The ed-tech revolution is real. And it is global; from elementary schools in Ghana to university lecture halls in California right out to the ever-growing number of devices in student backpacks and pockets worldwide. The financing dollars prove it. According to a January report from research firm Metaari*, international investments in learning technology companies blasted previous records with (US) $16.34 billion spent in 2018. More than 1,000 edtech firms across the planet received this funding, up from 813 in 2017.
Of course none of these innovations will succeed without proper AV infrastructure. This means creating new physical learning environments, where huddle spaces replace rows of desks; where multiple mobiles, laptops, and tablets interact seamlessly and simultaneously with all sorts of digital surfaces, projectors, and displays; and where sophisticated IT, once the domain of corporate enterprise systems, now manage and protect student data. These needs stretch out beyond just the traditional classroom to involve the wider school campus and beyond.
Leading-edge AV integrators will also have to understand and empower emerging technologies that require infinite bandwidth and solid state wireless support. Some students already strap on headsets for virtual field trips through the Vatican, the Amazon, and the London Transport Museum with services such as Google+ Connected Classroom and Discovery Education. Massive Open Online Courses (MOOCs), free online curricula from the world’s top universities, are available for anyone to enrol right now. MOOCs provide an affordable and flexible way for students to receive instructions and collaborate with peers. They also require AV that can handle live streaming, audio and video conferencing, and cloud-based learning management systems. The influx of gaming as a legitimate instructional tool has also disrupted education, for better or worse, which means integrating multiple platforms, applications, and screens into effective surroundings.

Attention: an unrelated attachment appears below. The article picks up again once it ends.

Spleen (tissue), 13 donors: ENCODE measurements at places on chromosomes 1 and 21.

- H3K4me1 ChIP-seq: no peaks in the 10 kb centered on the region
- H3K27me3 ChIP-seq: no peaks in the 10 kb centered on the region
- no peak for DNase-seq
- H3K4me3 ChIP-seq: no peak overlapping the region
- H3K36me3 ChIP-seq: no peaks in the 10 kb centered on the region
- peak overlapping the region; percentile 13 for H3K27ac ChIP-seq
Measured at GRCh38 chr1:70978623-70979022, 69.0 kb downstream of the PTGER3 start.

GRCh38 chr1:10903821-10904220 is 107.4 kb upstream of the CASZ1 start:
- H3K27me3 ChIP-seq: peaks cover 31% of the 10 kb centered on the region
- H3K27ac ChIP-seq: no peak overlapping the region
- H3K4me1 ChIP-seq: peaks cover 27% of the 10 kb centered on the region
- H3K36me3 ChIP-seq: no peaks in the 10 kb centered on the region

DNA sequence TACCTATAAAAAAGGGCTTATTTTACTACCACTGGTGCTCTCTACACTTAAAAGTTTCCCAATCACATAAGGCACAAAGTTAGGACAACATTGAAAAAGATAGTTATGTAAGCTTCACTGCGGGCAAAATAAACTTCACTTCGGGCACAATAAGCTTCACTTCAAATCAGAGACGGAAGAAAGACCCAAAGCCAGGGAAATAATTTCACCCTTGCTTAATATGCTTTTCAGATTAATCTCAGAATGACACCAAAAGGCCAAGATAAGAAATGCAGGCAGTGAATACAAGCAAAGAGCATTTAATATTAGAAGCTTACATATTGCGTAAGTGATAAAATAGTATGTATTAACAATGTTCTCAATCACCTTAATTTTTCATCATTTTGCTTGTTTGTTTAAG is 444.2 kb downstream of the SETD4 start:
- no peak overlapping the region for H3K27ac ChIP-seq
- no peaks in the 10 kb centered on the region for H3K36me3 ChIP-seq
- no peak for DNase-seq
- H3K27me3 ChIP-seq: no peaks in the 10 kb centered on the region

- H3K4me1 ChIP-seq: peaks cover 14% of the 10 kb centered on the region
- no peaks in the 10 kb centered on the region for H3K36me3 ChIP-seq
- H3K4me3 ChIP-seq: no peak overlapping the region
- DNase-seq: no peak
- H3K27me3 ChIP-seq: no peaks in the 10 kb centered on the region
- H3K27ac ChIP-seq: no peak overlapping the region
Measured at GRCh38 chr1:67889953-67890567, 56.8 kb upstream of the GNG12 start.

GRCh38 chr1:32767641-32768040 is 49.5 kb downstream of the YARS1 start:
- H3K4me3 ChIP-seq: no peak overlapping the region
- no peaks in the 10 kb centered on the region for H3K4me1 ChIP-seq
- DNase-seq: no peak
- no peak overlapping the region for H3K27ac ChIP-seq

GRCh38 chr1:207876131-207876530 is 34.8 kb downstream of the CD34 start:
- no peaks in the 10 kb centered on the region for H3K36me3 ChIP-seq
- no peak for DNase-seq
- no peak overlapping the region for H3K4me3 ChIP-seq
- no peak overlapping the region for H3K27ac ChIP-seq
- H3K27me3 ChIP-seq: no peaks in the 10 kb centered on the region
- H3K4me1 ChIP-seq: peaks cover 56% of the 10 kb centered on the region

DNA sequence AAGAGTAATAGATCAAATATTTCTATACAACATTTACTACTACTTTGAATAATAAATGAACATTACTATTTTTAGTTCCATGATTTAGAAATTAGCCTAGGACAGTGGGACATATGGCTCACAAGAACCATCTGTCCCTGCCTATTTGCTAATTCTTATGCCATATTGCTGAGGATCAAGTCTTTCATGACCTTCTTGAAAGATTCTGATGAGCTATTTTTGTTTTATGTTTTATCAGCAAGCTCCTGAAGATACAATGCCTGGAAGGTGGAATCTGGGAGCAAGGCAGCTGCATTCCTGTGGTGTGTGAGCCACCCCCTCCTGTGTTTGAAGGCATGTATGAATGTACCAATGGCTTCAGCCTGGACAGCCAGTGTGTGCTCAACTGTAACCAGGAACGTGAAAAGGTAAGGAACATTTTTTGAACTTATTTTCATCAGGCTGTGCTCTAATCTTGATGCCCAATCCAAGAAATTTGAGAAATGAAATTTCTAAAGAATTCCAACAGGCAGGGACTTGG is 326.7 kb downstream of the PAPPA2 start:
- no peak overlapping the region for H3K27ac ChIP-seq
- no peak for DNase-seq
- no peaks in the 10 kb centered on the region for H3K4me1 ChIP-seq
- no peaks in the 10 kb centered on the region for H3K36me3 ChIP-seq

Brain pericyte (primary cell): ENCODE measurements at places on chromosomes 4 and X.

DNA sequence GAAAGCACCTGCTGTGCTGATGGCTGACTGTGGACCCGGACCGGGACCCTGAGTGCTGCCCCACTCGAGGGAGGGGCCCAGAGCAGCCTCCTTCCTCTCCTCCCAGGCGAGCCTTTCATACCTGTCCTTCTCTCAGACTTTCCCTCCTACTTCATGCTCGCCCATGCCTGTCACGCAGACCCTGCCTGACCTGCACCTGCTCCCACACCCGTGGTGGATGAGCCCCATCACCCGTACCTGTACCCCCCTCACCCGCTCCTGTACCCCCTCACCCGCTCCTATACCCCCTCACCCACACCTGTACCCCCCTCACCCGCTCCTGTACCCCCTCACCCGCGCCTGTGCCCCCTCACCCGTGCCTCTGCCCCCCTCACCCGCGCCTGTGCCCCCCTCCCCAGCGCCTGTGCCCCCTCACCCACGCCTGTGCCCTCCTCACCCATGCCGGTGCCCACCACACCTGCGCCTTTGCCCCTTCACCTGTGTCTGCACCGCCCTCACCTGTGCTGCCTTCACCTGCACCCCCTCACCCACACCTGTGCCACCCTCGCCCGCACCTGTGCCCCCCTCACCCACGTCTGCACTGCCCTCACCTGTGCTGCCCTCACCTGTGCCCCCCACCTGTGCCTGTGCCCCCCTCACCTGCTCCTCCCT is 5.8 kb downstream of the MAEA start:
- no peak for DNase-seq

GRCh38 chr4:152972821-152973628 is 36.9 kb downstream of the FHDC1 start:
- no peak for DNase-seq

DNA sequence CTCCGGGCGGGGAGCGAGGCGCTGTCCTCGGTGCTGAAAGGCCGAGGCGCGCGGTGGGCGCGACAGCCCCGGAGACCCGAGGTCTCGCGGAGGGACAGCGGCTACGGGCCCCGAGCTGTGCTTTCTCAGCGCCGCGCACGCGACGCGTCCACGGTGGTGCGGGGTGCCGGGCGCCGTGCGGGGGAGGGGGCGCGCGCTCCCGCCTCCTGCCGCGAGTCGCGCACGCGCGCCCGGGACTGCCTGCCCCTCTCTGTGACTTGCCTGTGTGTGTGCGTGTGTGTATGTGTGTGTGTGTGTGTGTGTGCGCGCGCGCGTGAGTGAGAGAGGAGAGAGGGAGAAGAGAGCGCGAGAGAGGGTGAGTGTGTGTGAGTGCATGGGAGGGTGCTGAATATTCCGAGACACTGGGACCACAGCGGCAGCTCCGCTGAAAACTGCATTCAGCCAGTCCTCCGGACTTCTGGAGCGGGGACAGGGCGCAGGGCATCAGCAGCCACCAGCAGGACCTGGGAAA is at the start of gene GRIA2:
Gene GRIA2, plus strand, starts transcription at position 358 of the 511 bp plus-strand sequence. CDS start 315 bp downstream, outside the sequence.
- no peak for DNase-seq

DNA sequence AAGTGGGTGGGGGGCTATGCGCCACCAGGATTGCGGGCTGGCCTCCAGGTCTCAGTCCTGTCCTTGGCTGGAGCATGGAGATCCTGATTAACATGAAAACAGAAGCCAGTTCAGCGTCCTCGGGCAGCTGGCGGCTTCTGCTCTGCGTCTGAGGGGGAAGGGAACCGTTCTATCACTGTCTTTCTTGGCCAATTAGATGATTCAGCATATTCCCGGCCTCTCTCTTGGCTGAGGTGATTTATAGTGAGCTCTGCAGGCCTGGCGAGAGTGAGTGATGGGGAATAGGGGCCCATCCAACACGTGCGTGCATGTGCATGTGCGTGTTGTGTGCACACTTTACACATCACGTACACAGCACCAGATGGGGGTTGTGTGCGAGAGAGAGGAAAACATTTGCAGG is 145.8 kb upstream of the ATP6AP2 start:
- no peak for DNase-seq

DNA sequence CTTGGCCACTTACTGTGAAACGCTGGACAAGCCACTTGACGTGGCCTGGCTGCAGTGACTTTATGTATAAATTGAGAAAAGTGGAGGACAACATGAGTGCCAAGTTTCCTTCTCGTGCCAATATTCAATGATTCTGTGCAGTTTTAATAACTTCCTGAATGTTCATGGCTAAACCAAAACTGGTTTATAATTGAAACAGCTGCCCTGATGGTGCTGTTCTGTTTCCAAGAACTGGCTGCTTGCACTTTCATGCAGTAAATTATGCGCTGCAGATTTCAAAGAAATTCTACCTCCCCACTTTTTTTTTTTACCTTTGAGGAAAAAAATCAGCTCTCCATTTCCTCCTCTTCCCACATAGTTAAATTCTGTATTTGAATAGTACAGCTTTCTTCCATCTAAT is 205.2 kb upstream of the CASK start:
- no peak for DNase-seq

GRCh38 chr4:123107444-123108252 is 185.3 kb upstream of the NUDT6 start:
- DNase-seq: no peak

These set-ups are not reserved for the traditional primary, secondary, and higher education sectors either. Corporate training centres, government and military installations, professional development services, libraries and museums are quickly adopting these techniques into their business as well. Almost 150 different exhibitors have identified themselves as education technology providers this year at ISE. Be sure to visit the education technology zone to dig deeper into these possibilities.